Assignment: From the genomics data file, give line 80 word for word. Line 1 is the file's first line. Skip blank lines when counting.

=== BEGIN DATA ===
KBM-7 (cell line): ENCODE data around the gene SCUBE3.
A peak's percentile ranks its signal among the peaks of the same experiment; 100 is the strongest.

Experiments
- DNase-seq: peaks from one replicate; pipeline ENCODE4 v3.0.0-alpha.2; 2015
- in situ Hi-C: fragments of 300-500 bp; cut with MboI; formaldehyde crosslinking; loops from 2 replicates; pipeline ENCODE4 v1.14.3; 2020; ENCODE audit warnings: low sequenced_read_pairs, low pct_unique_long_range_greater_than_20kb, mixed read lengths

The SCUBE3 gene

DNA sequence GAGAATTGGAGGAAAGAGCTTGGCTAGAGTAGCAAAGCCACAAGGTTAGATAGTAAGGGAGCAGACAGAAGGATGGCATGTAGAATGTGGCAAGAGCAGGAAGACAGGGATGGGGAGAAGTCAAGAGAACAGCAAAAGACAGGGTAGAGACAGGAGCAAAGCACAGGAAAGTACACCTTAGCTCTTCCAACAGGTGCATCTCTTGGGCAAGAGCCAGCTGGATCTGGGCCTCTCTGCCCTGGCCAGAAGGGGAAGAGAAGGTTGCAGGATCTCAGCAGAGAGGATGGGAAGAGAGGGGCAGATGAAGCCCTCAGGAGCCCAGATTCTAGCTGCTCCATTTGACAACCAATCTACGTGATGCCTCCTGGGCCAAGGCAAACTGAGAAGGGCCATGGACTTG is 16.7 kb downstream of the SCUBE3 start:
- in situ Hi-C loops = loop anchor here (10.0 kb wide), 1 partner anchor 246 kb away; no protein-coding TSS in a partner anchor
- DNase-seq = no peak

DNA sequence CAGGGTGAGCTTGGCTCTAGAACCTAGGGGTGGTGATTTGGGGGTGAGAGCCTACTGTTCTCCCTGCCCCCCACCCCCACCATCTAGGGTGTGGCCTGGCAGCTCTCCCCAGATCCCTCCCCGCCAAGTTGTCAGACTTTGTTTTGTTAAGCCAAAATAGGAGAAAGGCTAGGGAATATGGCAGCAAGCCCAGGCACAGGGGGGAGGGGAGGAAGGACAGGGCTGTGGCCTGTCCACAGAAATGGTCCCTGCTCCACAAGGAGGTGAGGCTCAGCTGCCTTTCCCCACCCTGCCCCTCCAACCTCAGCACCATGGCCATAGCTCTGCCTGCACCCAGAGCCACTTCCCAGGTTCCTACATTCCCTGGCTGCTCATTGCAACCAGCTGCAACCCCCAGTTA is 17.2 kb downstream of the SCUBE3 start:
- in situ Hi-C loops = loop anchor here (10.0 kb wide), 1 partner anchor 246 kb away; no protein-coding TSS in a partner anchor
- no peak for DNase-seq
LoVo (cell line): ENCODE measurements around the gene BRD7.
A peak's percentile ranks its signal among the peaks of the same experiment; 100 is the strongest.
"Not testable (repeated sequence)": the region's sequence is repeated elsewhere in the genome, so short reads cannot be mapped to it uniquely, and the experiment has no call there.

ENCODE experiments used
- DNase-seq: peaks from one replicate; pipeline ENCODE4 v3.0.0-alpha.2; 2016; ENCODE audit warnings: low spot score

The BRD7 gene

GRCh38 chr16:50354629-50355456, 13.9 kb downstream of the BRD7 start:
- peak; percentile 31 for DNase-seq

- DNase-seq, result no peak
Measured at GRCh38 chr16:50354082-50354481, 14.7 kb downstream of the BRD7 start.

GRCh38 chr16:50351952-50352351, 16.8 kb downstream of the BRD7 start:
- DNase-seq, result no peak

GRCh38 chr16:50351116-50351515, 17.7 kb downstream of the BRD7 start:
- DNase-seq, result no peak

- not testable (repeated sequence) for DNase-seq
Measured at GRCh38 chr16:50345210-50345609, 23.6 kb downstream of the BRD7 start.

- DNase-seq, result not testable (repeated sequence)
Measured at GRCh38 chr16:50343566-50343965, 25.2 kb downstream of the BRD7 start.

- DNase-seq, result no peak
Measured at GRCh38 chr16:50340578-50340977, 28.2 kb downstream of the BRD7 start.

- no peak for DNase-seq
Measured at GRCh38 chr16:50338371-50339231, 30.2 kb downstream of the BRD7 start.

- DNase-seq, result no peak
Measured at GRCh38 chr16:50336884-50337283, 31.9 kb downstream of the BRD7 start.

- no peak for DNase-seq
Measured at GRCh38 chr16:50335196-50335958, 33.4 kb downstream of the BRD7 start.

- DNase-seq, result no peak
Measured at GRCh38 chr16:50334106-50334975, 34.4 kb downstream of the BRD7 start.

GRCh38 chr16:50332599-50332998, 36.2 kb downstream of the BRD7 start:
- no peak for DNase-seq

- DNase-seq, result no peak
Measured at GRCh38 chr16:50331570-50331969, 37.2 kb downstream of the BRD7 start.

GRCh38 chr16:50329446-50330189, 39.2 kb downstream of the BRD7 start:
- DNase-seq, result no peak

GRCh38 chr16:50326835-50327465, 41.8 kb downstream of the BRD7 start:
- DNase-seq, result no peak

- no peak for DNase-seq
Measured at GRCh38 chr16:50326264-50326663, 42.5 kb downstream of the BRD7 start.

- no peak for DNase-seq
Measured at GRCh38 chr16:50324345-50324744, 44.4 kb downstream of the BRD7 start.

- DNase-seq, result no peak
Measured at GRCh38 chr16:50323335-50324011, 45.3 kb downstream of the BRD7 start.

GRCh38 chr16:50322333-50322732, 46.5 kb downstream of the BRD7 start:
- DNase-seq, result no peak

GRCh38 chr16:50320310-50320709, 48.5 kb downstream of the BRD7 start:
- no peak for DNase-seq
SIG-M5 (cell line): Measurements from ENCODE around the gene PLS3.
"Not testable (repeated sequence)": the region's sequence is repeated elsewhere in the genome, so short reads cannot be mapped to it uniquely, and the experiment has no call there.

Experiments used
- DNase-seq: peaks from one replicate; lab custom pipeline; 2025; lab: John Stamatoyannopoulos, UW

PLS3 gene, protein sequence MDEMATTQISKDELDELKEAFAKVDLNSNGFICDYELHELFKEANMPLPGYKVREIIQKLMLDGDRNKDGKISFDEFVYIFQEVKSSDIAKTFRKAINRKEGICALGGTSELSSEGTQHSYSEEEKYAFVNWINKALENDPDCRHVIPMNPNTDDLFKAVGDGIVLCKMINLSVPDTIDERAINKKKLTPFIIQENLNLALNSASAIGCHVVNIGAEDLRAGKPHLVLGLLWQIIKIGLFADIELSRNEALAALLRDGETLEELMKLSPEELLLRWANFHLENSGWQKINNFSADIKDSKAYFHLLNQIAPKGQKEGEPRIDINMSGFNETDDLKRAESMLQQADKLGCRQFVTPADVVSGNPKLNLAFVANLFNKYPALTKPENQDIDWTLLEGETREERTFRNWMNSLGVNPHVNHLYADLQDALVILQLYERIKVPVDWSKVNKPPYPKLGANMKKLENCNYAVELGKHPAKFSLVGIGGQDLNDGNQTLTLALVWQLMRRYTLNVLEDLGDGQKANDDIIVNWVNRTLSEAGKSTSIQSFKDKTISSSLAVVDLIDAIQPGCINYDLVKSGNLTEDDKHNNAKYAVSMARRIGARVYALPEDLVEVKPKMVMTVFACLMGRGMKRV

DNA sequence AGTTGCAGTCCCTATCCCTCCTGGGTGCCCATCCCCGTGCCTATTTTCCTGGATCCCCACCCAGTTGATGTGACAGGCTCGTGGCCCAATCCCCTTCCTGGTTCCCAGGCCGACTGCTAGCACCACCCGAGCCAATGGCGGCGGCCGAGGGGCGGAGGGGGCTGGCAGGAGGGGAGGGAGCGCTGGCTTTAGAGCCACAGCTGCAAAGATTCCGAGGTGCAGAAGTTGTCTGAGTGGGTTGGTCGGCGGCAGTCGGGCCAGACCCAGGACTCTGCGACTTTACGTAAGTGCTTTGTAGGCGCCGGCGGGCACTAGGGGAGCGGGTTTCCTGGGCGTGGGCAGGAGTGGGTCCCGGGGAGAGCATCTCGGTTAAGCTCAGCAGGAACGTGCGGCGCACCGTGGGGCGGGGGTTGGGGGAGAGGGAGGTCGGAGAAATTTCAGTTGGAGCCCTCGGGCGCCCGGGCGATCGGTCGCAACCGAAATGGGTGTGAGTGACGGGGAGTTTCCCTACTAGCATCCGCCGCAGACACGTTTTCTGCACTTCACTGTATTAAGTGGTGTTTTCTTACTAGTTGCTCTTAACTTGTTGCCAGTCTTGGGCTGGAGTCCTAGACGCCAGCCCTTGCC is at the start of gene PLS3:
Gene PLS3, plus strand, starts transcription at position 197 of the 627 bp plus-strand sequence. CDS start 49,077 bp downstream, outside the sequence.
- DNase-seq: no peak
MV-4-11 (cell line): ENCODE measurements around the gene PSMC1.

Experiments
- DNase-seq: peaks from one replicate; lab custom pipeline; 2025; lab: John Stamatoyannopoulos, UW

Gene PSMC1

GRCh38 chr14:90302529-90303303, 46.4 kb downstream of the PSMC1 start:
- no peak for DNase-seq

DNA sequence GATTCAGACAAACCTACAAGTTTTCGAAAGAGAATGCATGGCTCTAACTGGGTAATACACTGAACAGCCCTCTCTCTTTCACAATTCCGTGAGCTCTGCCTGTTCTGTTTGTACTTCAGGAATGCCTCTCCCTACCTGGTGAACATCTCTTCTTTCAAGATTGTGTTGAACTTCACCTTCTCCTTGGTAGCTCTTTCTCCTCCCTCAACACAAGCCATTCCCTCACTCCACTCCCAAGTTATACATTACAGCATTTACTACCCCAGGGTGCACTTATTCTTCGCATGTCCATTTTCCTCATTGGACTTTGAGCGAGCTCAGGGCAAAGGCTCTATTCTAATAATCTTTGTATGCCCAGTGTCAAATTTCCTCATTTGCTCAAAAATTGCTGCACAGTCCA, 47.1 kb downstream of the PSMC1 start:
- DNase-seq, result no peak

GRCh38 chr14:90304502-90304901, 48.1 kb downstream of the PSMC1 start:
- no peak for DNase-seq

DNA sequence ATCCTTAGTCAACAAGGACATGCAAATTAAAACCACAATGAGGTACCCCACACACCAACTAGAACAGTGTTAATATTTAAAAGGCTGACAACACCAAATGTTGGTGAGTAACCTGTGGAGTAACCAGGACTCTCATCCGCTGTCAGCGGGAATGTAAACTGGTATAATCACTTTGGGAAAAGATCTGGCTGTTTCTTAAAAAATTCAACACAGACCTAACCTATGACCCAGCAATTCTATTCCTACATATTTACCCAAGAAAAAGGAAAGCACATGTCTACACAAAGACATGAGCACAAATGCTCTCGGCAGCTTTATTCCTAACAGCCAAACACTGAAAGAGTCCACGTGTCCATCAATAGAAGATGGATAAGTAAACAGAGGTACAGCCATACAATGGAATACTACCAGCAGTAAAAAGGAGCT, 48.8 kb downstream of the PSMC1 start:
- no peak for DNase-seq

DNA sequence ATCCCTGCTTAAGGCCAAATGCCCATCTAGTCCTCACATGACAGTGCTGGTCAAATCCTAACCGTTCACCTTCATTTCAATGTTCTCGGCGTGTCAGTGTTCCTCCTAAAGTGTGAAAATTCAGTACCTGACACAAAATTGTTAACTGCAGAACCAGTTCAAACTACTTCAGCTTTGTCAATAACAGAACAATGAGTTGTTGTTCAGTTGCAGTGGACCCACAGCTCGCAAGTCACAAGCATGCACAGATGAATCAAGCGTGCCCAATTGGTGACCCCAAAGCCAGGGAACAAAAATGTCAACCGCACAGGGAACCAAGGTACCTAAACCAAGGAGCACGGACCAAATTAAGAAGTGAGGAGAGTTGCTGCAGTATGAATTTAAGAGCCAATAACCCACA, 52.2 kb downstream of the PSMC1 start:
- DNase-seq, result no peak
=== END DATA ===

- DNase-seq, result no peak